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Sail To Puerto Rico Chistmas and New Year 2022

Current Location: Boqueron, Puerto Rico
Current Position: 18 1.26 N 067 10.68 W Click to view map.
Distance sailed since last post: 233 nautical miles. View the map of our voyage track here

Puerto Rico here we come!

Sail from St Maarten

We left St Maarten on Dec 19, destination Culebra, PR, distance of about 130 nautical miles West.

We left at about 7 PM so we could arrive the next day through out the day.

The trip was great, we had full moon, yet we could still see the stars. Our favorite Orion as always, along with Sirius, Cassiopeia, 7 sisters ,Auriga ,Gemini, Taurus, Cygnus and more……(that we dont recognize…haha)

We had about 15 Knots of wind behind us, so it made for a much smoother passage than bashing into the wind. We were surfing the waves sometimes over 10 knots.

Early morning we had a squall, followed by no wind at all. Motored along for about an hour, along the coast of the USVI with the twinkling lights not very far. The wind fills in and we are sailing nicely again.

At 11am we could see our destination, island of Culebra, just off the East coast of Puerto Rico.

By 2 PM Dec 19th we were anchored, in the nice flat, peaceful Ensenada Honda, Ensenada is Spanish for a Bay. We went and Checked in at Customs and Immigration at the airport. The procedure was very slow but straight forward. As long as you are vaccinated, you Do not need a PCR test, so that made it even easier to visit coming from St Maartin.

Ensenada Honda is a large protected bay and a popular anchorage with cruisers. Culebra is part of the Spanish Virgin Islands and its beautiful. We did a circumnav for a few days exploring. Surrounded by many beautiful beaches and turquoise waters. Most of the beaches are empty, except for the one advertizing as one of the most beautiful beaches in the world, Flamenco beach. Yes. Nice beach but covered in chairs and bodies. We did take some pictures but moved on. Anchorages were quite empy as well, most of the time we were the only ones there and had the beach to ourselves. If its weekend, a few of the local families come out to swim and snorkle. A couple of other beaches are also a bit popular with tourists that come for a day trip, but after about 4pm everyone is gone.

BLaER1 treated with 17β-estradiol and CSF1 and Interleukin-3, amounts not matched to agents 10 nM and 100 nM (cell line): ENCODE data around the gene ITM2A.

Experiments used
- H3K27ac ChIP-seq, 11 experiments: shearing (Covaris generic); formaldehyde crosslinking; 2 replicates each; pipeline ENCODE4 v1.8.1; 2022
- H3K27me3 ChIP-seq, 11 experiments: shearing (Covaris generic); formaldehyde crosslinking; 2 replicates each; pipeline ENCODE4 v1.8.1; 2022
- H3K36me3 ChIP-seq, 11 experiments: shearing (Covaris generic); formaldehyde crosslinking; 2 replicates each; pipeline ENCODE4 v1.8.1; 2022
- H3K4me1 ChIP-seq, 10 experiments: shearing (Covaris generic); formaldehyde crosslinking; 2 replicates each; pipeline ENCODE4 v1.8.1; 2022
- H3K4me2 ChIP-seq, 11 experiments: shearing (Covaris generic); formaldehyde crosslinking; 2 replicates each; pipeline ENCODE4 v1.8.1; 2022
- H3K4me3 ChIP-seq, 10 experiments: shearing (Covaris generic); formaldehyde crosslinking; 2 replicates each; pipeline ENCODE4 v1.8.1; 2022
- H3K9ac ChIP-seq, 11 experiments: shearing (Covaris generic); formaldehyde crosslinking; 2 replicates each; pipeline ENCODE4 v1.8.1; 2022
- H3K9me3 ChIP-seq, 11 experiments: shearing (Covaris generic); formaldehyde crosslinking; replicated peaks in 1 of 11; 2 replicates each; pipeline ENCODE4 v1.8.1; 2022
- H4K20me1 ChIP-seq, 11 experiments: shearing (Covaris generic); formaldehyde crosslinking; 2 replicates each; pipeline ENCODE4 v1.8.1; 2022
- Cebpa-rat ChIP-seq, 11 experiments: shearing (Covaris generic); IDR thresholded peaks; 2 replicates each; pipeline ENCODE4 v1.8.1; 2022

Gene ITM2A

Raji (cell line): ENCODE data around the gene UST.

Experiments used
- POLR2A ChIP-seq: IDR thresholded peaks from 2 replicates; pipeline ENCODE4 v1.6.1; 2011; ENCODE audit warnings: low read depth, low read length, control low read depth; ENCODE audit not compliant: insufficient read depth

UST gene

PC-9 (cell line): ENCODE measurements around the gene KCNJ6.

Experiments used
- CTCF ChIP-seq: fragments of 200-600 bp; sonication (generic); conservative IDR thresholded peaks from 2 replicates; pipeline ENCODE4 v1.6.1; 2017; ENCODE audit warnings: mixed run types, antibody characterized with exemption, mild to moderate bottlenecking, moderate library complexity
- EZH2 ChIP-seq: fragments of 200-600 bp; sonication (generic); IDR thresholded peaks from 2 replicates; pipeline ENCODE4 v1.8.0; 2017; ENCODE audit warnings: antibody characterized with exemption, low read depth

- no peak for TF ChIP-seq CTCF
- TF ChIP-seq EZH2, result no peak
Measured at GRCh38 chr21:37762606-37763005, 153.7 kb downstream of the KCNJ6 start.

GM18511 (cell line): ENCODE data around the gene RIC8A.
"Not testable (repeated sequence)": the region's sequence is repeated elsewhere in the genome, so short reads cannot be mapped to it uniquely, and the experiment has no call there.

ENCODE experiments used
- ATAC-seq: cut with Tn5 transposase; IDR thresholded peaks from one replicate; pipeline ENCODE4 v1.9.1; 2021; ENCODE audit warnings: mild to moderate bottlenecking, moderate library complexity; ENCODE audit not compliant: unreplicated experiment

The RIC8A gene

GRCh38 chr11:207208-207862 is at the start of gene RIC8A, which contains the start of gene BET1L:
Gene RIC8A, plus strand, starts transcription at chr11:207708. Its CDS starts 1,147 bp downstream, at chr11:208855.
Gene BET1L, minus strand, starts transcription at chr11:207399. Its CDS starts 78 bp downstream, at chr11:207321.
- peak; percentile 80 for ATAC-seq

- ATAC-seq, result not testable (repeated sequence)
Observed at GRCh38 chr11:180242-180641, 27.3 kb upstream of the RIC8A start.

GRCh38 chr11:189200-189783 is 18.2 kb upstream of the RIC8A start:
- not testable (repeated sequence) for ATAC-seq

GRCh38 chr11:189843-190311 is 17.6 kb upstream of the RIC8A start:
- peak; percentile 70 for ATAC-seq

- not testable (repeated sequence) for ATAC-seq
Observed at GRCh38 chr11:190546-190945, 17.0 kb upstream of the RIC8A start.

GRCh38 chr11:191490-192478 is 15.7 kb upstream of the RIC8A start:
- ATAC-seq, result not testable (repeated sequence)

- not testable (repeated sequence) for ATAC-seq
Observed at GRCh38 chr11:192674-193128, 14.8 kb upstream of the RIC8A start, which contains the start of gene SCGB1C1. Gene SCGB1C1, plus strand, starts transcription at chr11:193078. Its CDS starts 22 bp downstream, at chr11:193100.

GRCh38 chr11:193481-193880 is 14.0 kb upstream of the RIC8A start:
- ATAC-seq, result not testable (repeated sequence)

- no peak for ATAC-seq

Beautiful beach in Culebrita, a few people come visit in motor boats during the day but afet about 4pm it all ours to enjoy. First night we were the only boat here and the second night one boat joined us, a charter with a nice family from US. They were delighted to be on their own in such unspoiled beauty, especially after coming from the famous Flamenco beach, where not only was very busy but they charged them 2 US a person!

Beach in Culebrita

Christmas is here

going around to the neighbours Ensenada Honda, Culebra

We met up with our friends from Grenada, along with another boat. All 3 Canadian boats, Jane and Jan, Bev and Bob, and us. On the 24th we met for some drinks and Mexican train and on Christmas day we had a floating party around Bob and Bev’s boat folowed by a potluck and some more drinks!!! Ahhh a really good rum punch from Bev.

Floating party. The bar is on the dinghy